The Dopamine Diet
How To Quench Your Cravings
So how successful were you with your New Year's resolutions last year? Whether it's a new diet, exercise program, quitting smoking, or turning off the smart phone, the start of a new year is the perfect time to start making positive changes in our lives to improve our health, but one slip can often send all those good intentions down the drain. January first is your date with destiny. This is the year to make the most impactful and deeply meaningful change you've ever made. It doesn't require a lot of effort, but like most efforts that end up successful, it will require commitment. I'm talking about making an easy but very powerful dietary change that will impact virtually every aspect of your life. Not only will it help to take off excess weight and improve your health and vitality, it will also increase energy levels and improve your state of mind.
I call it the Dopamine Diet. It is a diet that can help you reach your goals by focusing on quenching your cravings. It has helped so many of my patients lose the fat pounds they desperately needed in order to achieve better health.
Dopamine is a neurotransmitter that controls the pleasure and reward centres in the brain and lets your body know when you have had enough.
Research has found that people with low dopamine levels have higher rates of addiction, and about 40% of people with weight loss problems are low or imbalanced in dopamine. The Dopamine Diet helps to regulate levels of the chemical in the brain naturally, giving you a significantly better chance of curbing your cravings and losing weight for good.
The amino acid L-Tyrosine, one of the building blocks of protein, is the necessary ingredient needed to make dopamine. For this reason, L-Tyrosine is often recommended for people with depression, ADD, ADHD, Chronic Fatigue Syndrome, as well as to help with alcohol and cocaine withdrawal. Common symptoms of low dopamine include fatigue, anxiety, mood changes, and in particular compulsive overeating. Too little dopamine will result in craving food, sex, or some other form of stimulation, while too much dopamine can also result in addictive behaviours and even paranoia. Almost all addictive substances influence dopamine production; one reason that people trying to quit smoking tend to eat more is because both food and nicotine share similar dopamine reward pathways.
Tyrosine can be found in meats, fish, eggs, dairy, nuts, legumes and some grains. Fermented soy products like Tempeh and miso and other legumes, especially fava beans, combined with grains to form complete proteins, also become excellent sources of dopamine-related amino acids. Some vegetables will stimulate dopamine production like beets, avocados and artichokes, and raw spirulina seaweed has very high levels of tyrosine. Apples, strawberries, blueberries and prunes also trigger dopamine release. Raw almonds, sesame, and pumpkin seeds help to regulate dopamine levels.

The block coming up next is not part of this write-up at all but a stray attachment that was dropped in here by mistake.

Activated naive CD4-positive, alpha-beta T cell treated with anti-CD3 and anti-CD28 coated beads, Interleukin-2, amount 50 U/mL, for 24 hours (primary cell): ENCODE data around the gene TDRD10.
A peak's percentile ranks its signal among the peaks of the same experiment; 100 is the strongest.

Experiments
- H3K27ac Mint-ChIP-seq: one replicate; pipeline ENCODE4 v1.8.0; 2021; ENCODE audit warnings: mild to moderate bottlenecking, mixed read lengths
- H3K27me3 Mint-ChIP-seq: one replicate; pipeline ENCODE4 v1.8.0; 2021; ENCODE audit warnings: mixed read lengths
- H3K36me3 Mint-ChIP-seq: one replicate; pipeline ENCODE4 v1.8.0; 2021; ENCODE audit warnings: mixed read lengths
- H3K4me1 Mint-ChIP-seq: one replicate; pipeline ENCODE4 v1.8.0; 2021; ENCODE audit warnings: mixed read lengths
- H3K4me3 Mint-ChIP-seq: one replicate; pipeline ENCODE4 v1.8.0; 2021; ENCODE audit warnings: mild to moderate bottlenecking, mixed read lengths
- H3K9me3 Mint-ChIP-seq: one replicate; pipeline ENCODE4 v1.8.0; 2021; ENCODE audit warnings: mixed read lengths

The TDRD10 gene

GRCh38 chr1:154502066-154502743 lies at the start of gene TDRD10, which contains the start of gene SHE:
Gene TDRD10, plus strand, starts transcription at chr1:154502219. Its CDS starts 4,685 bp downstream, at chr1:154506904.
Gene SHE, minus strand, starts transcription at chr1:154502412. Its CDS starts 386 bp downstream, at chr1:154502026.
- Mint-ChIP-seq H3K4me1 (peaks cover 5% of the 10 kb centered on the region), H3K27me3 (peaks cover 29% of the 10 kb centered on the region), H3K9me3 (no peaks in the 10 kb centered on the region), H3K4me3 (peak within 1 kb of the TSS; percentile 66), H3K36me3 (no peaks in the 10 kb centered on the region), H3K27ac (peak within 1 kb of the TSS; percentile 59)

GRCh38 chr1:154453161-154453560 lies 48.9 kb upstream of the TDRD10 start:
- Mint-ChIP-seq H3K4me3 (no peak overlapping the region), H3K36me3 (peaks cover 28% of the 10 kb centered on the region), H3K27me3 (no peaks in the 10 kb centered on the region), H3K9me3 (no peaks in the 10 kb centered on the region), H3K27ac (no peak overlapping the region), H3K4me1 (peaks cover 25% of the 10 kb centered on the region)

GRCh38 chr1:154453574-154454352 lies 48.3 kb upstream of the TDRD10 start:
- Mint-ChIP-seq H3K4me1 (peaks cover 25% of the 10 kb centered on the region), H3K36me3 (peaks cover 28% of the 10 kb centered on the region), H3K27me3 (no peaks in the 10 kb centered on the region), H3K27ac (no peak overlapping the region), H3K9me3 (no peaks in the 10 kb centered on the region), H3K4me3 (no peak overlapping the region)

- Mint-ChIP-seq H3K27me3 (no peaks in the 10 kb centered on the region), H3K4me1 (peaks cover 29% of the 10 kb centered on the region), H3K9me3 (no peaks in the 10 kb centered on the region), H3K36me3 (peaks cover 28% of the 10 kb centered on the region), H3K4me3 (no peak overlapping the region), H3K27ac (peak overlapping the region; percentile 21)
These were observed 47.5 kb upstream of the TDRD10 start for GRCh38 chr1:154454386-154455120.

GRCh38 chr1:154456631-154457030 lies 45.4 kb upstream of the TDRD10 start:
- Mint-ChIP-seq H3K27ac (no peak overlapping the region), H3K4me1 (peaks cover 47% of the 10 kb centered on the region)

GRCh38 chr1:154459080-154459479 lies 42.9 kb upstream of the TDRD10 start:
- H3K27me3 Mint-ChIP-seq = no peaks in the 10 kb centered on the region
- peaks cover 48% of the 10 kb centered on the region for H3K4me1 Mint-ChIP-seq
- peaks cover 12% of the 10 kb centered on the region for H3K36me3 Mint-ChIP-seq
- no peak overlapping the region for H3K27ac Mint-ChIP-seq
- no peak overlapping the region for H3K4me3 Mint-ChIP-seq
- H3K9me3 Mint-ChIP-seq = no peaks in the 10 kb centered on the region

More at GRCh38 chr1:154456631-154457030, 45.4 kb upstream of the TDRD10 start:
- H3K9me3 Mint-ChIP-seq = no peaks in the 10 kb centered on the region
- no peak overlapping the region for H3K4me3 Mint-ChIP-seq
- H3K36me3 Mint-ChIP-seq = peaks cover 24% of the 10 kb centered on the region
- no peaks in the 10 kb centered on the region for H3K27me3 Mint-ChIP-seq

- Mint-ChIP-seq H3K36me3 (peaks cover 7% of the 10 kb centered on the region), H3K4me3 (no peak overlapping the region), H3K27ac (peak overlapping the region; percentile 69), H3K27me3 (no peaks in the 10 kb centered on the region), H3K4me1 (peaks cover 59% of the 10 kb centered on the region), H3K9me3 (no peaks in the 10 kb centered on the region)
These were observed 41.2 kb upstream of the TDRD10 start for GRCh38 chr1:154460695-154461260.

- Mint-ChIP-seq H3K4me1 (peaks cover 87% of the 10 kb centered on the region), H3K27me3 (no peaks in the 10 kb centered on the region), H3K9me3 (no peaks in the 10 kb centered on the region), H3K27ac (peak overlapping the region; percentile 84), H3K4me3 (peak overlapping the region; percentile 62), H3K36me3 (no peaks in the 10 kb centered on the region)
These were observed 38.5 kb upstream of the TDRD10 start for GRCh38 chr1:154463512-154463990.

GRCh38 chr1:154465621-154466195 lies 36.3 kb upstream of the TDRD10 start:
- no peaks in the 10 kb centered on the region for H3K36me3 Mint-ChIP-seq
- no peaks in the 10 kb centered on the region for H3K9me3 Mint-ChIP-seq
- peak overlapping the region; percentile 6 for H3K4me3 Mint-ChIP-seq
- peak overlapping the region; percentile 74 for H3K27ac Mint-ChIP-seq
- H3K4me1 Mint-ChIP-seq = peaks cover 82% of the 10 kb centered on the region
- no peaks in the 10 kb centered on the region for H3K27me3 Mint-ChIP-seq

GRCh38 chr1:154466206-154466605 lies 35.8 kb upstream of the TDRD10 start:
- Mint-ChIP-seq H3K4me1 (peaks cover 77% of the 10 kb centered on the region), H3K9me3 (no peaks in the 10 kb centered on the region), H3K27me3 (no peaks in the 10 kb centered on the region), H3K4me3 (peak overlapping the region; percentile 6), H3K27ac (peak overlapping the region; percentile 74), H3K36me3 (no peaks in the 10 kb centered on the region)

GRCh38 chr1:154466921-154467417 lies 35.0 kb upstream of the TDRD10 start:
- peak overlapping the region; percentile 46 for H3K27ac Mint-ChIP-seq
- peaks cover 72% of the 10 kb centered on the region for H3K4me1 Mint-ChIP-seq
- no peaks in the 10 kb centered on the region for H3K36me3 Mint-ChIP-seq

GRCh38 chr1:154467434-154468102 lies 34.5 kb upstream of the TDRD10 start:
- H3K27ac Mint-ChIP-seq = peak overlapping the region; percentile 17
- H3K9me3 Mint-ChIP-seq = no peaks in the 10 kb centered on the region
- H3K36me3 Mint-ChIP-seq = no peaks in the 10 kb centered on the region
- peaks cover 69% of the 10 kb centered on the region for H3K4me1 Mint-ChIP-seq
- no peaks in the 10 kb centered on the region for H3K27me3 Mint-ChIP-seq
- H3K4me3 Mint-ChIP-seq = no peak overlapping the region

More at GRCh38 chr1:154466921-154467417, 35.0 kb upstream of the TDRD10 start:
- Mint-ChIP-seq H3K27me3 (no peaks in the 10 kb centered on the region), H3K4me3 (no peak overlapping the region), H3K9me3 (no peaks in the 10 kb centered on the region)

Foods rich in Omega-3 fatty acids, especially those found in seafood and that are high in DHA, also help to regulate dopamine levels.
Some herbs also are good at regulating dopamine, especially when consumed as tea. Try nettles, fenugreek, ginseng, milk thistle, red clover and peppermint.
The top 10 foods richest in L-tyrosine are fava beans, edamame, chicken, duck, oatmeal, ricotta cheese, seaweed, mustard greens, dark chocolate, and wheat germ. I recommend making one of these foods the main component of every meal you eat during the day. For example; have a bowl of oatmeal for breakfast, a salad featuring mustard greens for lunch, and chicken for dinner with a dark chocolate dessert. For snacks you can eat edamame or a fava bean spread on toast.
Avoid any foods that inhibit brain function including refined white flour, white sugar, packaged foods, caffeine, cholesterol and saturated fats. You have all heard about addictions to caffeine or junk food.
Exercise also stimulates dopamine production by increasing blood calcium, so it's important to stay active as you try to control your cravings, whether it's food, nicotine, drugs or alcohol and even your crackberry. Work yourself up to 30-60 minutes of exercise daily, even a brisk walk will help to boost the feel good chemicals in the brain.
But to really regulate dopamine levels, you can add L-tyrosine as a supplement. I normally recommend 500-1000 mg when you wake up; levels should reach full effectiveness to curb your cravings. L-tyrosine is a stimulating supplement and before you self-diagnose it is a good idea to test your dopamine levels first. And before adding any supplements to your diet, it's always advisable to check with your health care provider. Discontinue taking it if you experience side effects like nausea, headaches, fatigue, heartburn or joint pain.
So how do you know if you have low levels of dopamine? There is a home test available, it's called MyStatus. I developed the test and you can order it from my website www.wyldeabouthealth.com/mystatus. It will help measure all the chemicals in your brain and let you know where you are deficient.
Dr. Bryce Wylde is one of Canada’s leading experts on natural medicie. He is the author of The Antioxidant Prescription. www.wyldeabouthealth.com